• Distinct microbiome composition and metabolome exists across subgroups of elite Irish athletes

      O'Donovan, Ciara M.; Madigan, Sharon M.; Garcia-Perez, Isabel; Rankin, Alan; O'Sullivan, Orla; Cotter, Paul D.; Science Foundation Ireland; National Institute for Health Research; SFI/12/RC/2273; 13/SIRG/2160; et al. (2019-09-18)
      Objectives: The gut microbiome has begun to be characterised in athlete groups, albeit, to date, only across a subset of sports. This study aimed to determine if the gut microbiome and metabolome differed across sports classification groups (SCGs) among elite Irish athletes, many of whom were participating in the 2016 Summer Olympics. Methods: Faecal and urine samples were collected from 37 international level athletes. Faecal samples were prepared for shotgun metagenomic sequencing and faecal and urine samples underwent metabolomic profiling. Results: Differences were observed in the composition and functional capacity of the gut microbiome of athletes across SCGs. The microbiomes of athletes participating in sports with a high dynamic component were the most distinct compositionally (greater differences in proportions of species), while those of athletes participating in sports with high dynamic and static components were the most functionally distinct (greater differences in functional potential). Additionally, both microbial (faecal) and human (urine) derived metabolites were found to vary between SCGs. In particular cis-aconitate, succinic acid and lactate, in urine samples, and creatinine, in faeces, were found to be significantly different between groups. These differences were evident despite the absence of significant differences in diet, as determined using food frequency questionnaires, which were translated into nutrient intake values using FETA. Conclusions: Differences in the gut microbiome and metabolome between groups, in the absence of dietary changes, indicate a role for training load or type as a contributory factor. Further exploration of this hypothesis has the potential to benefit athletes, aspiring athletes and the general public.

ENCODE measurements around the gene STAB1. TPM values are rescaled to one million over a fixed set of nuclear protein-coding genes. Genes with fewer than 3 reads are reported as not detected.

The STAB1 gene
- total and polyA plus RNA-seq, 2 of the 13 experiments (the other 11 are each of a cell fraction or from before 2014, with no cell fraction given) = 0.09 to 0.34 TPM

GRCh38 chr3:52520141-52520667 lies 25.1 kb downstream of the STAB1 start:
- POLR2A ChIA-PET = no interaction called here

• Distinct microbiome composition and metabolome exists across subgroups of elite Irish athletes

      O’Donovan, Ciara M.; Madigan, Sharon M.; Garcia-Perez, Isabel; Rankin, Alan; O’ Sullivan, Orla; Cotter, Paul D.; Science Foundation Ireland; National Institute for Health Research; SFI/12/RC/2273; 13/SIRG/2160; et al. (Elsevier BV, 2019-09-18)
      Objectives: The gut microbiome has begun to be characterised in athlete groups, albeit, to date, only across a subset of sports. This study aimed to determine if the gut microbiome and metabolome differed across sports classification groups (SCGs) among elite Irish athletes, many of whom were participating in the 2016 Summer Olympics. Methods: Faecal and urine samples were collected from 37 international level athletes. Faecal samples were prepared for shotgun metagenomic sequencing and faecal and urine samples underwent metabolomic profiling. Results: Differences were observed in the composition and functional capacity of the gut microbiome of athletes across SCGs. The microbiomes of athletes participating in sports with a high dynamic component were the most distinct compositionally (greater differences in proportions of species), while those of athletes participating in sports with high dynamic and static components were the most functionally distinct (greater differences in functional potential). Additionally, both microbial (faecal) and human (urine) derived metabolites were found to vary between SCGs. In particular cis-aconitate, succinic acid and lactate, in urine samples, and creatinine, in faeces, were found to be significantly different between groups. These differences were evident despite the absence of significant differences in diet, as determined using food frequency questionnaires, which were translated into nutrient intake values using FETA. Conclusions: Differences in the gut microbiome and metabolome between groups, in the absence of dietary changes, indicates a role for training load or type as a contributory factor. Further exploration of this hypothesis has the potential to benefit athletes, aspiring athletes and the general public.